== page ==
Sidney Poitier

(redirected from Poitier)
Also found in: Dictionary, Thesaurus, Wikipedia.
Sir Sidney Poitier
Birthday
BirthplaceMiami, Florida, U.S.
Occupation
Actor, director, writer, diplomat

Poitier, Sidney

(1924–  ) movie actor; born in Miami, Fla. Raised in the Bahamas, he joined the American Negro Theater and appeared on Broadway in 1946. He helped to break the race barrier in Hollywood, beginning with No Way Out (1950), and became the number one African-American actor in movies such as In the Heat of the Night (1967) and Guess Who's Coming to Dinner (1967); he was the first African-American to win an Academy Award, as best actor in Lilies of the Field (1963). He later directed a number of movies.
References in periodicals archive ?
While Poitier was working his magic on screen, in the Bronx, a boy named Reginald Fils-Aim was growing up, the son of Haitian immigrants.
Retrospectively, nearly fifty years from the Oscar recognition, the question can still be posed: to what extent did Poitier participate in the making of a whole character, one who was representative of black male aspirations of the time?
At 64, she's only five years older than Washington, 59, but he notes that a 32-year-old Poitier played Walter Lee opposite 41-year-old Claudia McNeil in the original Broadway production.
Poitier reminisced about his long career, noting that before taking any job, he considered the impact each of his characters would have on the image of African Americans.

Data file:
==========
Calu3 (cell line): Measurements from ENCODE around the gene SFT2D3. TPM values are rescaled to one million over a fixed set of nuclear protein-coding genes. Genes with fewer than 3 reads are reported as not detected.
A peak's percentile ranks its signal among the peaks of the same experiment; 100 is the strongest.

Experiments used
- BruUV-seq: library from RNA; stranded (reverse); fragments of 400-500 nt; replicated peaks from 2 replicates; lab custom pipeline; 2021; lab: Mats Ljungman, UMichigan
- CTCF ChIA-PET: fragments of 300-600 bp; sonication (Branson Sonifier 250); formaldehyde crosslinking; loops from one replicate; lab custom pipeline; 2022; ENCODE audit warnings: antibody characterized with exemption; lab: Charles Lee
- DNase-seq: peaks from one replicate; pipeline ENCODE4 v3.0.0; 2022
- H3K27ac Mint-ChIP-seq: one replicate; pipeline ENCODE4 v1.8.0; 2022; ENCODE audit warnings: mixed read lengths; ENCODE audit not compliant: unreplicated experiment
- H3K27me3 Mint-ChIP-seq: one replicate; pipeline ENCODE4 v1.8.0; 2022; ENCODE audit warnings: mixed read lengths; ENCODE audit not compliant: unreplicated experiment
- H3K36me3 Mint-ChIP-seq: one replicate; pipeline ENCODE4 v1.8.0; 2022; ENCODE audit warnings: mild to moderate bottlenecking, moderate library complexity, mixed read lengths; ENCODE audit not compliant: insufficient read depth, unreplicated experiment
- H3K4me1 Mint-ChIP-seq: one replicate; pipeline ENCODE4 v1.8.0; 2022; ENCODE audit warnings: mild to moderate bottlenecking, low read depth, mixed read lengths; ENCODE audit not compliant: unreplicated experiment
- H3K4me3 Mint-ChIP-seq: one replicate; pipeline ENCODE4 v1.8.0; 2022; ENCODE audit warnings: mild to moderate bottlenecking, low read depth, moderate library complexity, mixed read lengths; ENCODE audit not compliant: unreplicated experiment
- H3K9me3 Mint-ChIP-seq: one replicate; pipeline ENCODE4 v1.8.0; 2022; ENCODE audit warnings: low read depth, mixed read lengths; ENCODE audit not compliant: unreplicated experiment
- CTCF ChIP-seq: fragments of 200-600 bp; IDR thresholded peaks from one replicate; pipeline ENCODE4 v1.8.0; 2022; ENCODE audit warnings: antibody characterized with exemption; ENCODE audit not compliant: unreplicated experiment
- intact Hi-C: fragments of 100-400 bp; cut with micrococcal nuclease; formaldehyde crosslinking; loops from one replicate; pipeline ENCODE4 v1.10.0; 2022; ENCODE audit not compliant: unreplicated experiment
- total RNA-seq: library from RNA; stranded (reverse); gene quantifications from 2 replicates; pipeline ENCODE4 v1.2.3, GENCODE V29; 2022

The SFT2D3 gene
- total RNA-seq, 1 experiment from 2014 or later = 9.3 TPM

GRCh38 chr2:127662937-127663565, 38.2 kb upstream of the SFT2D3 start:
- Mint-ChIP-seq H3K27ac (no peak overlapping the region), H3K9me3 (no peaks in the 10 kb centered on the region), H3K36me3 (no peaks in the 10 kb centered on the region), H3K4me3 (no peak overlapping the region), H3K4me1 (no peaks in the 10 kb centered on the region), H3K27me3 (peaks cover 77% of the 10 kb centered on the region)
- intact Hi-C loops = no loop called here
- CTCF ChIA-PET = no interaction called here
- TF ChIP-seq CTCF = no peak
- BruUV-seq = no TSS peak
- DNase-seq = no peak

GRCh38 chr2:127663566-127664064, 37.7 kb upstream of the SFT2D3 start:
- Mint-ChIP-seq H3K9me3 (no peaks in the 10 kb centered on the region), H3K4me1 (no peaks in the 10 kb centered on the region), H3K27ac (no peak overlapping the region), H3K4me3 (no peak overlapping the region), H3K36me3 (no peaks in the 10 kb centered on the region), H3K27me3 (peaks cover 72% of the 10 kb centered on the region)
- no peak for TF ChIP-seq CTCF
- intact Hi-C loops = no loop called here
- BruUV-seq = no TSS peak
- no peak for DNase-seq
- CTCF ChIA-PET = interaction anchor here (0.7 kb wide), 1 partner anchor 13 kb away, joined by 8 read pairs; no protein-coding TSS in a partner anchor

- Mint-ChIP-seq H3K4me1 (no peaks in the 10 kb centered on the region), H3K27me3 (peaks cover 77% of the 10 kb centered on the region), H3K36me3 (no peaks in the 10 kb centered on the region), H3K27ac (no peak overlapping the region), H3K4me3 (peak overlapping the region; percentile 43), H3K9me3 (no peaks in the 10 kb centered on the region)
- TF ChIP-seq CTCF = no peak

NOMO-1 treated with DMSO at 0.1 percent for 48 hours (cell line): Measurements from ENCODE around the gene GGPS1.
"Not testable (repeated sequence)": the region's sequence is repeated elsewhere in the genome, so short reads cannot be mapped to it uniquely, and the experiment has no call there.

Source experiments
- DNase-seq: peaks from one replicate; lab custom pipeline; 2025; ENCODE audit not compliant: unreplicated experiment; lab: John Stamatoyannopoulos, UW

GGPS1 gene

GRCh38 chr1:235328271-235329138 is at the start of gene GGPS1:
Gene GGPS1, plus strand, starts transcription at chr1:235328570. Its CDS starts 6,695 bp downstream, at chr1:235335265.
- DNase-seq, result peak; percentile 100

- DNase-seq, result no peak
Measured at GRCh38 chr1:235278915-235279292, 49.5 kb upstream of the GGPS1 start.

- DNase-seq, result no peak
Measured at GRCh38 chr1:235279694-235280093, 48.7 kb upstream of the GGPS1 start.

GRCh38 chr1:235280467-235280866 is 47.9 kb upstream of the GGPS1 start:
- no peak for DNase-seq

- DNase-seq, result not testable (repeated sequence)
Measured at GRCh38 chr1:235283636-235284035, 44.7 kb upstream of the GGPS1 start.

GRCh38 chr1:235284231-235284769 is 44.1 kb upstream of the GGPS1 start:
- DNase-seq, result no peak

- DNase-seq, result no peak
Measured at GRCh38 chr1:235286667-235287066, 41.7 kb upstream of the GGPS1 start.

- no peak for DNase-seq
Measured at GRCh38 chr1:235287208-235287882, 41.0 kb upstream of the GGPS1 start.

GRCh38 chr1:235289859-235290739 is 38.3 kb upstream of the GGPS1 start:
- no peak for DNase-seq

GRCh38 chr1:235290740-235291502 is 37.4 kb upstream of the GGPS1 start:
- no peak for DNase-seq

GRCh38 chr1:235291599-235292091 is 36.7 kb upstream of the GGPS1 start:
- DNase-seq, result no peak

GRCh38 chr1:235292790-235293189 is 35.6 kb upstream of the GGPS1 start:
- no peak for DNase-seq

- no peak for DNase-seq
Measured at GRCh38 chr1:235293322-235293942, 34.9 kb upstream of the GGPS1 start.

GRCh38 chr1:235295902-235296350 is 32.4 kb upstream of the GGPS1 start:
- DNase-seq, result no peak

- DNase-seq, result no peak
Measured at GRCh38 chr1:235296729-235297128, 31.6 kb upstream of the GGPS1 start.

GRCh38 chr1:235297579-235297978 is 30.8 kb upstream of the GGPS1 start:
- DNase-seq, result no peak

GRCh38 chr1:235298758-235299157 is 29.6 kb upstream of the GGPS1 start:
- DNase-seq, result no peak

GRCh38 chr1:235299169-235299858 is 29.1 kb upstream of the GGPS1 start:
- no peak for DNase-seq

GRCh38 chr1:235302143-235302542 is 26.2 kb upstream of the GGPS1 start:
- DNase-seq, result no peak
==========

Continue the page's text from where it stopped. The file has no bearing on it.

Patrick Vignaud, director of Poitier University's Institute of Palaeo-primatology and Human Palaeontology, said that the cats were as big as modern lions.
STARRING: Spencer Tracy, Katharine Hepburn, Sidney Poitier, Katharine Houghton DIAL M FOR MURDER (1954) Sunday, Channel 5, 12.
Check out: The Sidney Poitier Collection (Warner Bros.
Poitier learned quickly, navigating unfamiliar environments, excelling where no one else had.
Her Poitier kiss (glimpsed in a taxi's rear-view mirror), was cut by one Louisiana theater, wrote Harris, adding: "The Ku Klux Klan planned rallies, protests and even attacks on theaters.
An American icon, Sidney Poitier has written a poignant autobiography in his 70th year.
THE MEASURE OF A MAN: A SPIRITUAL AUTOBIOGRAPHY is an Oprah Book Club pick and a powerful survey of the personality, values and ethics of actor and black man Sidney Poitier, offering up memories from his movie experience and covering his personal views of life.
In some ways he seemed destined to follow the path of Sidney Poitier, who had directed Cotton Comes To Harlem and another Lockhart film, Melinda (1972).